SHANGHAI (AFP) - Chinese regulators have fined US consumer goods giant Procter & Gamble 980,000 yuan (S$1.34 million) for "false advertising" over claims a type of Crest toothpaste can whiten teeth, a government statement said Tuesday.
The Shanghai Administration of Industry and Commerce said a television ad for Crest brand toothpaste featuring popular Taiwan talk show host Dee Hsu used "excessive" digital enhancement to make her teeth appear whiter and levied a fine of 6.03 million yuan.
China's official Xinhua news agency said the fine was the country's largest ever in a false advertising case.
In the ad, Hsu - also known by the stage name Xiao S - says "See my whiter smile, it only takes one day". P&G said the ad stopped airing last year and defended its products, according to a statement posted on the Chinese microblog for Crest. It did not confirm the fine.
The company said that the toothpaste, marketed in China under the name "3D White", together with proper brushing and its whitening strips "can effectively remove external stains, making teeth whiter".
An official of the Shanghai regulator said digital enhancement can only be used in adverts in which the changes were irrelevant, such as making the sky more blue in a car ad, Xinhua reported.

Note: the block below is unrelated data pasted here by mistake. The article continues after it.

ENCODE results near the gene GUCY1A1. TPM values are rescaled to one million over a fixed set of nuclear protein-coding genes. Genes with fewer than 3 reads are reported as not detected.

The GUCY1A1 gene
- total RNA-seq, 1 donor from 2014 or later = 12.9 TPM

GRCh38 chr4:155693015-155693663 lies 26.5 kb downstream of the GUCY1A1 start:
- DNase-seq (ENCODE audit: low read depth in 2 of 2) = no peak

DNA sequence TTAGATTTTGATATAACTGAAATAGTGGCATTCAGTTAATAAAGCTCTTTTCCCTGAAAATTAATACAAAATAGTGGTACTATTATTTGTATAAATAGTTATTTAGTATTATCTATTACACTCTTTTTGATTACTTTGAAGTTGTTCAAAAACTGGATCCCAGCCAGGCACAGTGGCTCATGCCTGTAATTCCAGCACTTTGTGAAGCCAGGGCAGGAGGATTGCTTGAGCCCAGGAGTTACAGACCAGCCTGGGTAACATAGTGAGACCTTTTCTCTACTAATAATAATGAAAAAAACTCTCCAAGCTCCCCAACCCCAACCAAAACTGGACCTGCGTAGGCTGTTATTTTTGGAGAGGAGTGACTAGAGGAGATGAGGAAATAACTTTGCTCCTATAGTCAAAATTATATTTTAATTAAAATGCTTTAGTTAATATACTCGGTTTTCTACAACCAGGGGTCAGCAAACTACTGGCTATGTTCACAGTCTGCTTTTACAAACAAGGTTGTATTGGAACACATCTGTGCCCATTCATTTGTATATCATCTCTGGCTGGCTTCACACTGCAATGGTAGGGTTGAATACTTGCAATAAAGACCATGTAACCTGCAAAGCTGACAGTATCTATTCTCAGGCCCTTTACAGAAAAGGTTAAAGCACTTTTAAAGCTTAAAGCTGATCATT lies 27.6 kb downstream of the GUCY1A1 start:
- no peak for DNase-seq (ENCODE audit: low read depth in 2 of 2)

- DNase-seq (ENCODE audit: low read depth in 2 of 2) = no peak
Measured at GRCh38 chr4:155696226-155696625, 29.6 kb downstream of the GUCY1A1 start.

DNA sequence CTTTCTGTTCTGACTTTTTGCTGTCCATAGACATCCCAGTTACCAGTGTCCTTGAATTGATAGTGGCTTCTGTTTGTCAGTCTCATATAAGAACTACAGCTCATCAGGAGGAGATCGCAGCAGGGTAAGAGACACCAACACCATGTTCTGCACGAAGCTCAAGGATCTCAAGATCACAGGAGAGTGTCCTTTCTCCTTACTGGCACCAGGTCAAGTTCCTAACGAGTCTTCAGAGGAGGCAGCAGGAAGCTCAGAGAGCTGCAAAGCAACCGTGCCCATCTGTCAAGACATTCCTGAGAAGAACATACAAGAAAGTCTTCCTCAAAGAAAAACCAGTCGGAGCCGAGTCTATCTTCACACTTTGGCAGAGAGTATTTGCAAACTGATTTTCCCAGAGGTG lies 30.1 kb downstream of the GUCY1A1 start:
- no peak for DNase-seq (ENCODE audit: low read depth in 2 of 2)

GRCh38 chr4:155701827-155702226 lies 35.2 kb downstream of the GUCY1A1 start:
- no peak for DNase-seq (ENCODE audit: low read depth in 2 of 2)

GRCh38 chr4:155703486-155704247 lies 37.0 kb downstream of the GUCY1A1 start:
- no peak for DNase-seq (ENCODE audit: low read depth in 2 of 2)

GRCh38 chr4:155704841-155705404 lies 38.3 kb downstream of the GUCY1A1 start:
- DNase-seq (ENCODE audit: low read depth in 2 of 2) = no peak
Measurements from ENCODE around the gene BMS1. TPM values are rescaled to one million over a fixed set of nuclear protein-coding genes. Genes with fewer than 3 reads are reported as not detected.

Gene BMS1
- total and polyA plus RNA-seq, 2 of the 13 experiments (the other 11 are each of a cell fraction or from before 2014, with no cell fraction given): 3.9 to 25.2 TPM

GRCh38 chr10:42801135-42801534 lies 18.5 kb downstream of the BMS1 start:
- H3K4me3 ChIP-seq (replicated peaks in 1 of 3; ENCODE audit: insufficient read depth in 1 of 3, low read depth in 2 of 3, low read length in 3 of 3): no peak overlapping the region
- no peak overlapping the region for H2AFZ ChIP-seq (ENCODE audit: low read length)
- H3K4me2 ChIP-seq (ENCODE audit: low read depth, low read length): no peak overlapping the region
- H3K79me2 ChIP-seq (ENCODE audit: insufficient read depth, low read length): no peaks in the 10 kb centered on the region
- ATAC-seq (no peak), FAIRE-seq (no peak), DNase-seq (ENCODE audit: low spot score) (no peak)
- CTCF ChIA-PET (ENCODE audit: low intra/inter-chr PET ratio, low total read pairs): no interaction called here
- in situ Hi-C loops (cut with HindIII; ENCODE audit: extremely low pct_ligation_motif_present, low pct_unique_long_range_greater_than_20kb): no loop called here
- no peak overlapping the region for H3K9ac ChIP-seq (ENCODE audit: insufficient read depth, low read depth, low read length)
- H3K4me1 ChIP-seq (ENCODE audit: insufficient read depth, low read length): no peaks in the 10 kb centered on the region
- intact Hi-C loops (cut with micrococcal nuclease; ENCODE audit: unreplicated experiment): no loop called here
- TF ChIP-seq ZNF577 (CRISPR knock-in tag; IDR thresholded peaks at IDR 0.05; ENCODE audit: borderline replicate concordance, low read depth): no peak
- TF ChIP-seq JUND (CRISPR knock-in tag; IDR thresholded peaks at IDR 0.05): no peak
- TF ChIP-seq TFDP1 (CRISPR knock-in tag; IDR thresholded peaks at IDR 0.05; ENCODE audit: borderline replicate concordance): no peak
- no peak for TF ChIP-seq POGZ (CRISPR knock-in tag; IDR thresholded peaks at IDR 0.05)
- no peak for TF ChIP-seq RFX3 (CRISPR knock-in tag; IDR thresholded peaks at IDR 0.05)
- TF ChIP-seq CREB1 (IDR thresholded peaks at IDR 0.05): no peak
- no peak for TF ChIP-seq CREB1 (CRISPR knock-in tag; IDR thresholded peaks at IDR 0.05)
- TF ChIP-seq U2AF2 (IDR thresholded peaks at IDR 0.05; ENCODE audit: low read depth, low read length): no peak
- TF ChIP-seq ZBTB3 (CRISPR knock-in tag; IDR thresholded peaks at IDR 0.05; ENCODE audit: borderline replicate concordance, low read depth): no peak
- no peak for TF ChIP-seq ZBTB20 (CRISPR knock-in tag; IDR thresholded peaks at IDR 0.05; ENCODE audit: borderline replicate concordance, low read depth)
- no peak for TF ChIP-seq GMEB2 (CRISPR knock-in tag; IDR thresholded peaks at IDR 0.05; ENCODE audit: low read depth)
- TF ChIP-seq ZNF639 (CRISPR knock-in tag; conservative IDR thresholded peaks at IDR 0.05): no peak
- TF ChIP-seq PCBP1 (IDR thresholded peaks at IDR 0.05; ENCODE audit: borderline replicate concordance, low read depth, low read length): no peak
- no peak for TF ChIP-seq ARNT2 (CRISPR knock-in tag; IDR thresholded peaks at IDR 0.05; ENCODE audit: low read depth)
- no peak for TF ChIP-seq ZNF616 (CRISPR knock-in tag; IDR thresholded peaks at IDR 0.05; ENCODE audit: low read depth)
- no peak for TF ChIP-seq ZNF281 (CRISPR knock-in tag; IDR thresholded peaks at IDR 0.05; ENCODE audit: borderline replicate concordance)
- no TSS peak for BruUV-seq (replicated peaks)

Over the past two years, Chinese authorities have stepped up scrutiny of foreign companies, launching sweeping investigations into alleged malpractice in sectors ranging from autos to pharmaceuticals.
A recent survey by the American Chamber of Commerce in Shanghai found over half of its member firms felt that China's regulatory investigations were more likely to target foreign companies than domestic ones.
"Lack of transparency in how companies are selected for investigation is the biggest challenge for foreign firms confronting anti-monopoly and anti-corruption actions, followed by an unclear regulatory basis for an investigation," the association said in its annual business climate report.
"Both factors help create an environment in which companies feel anxious and vulnerable."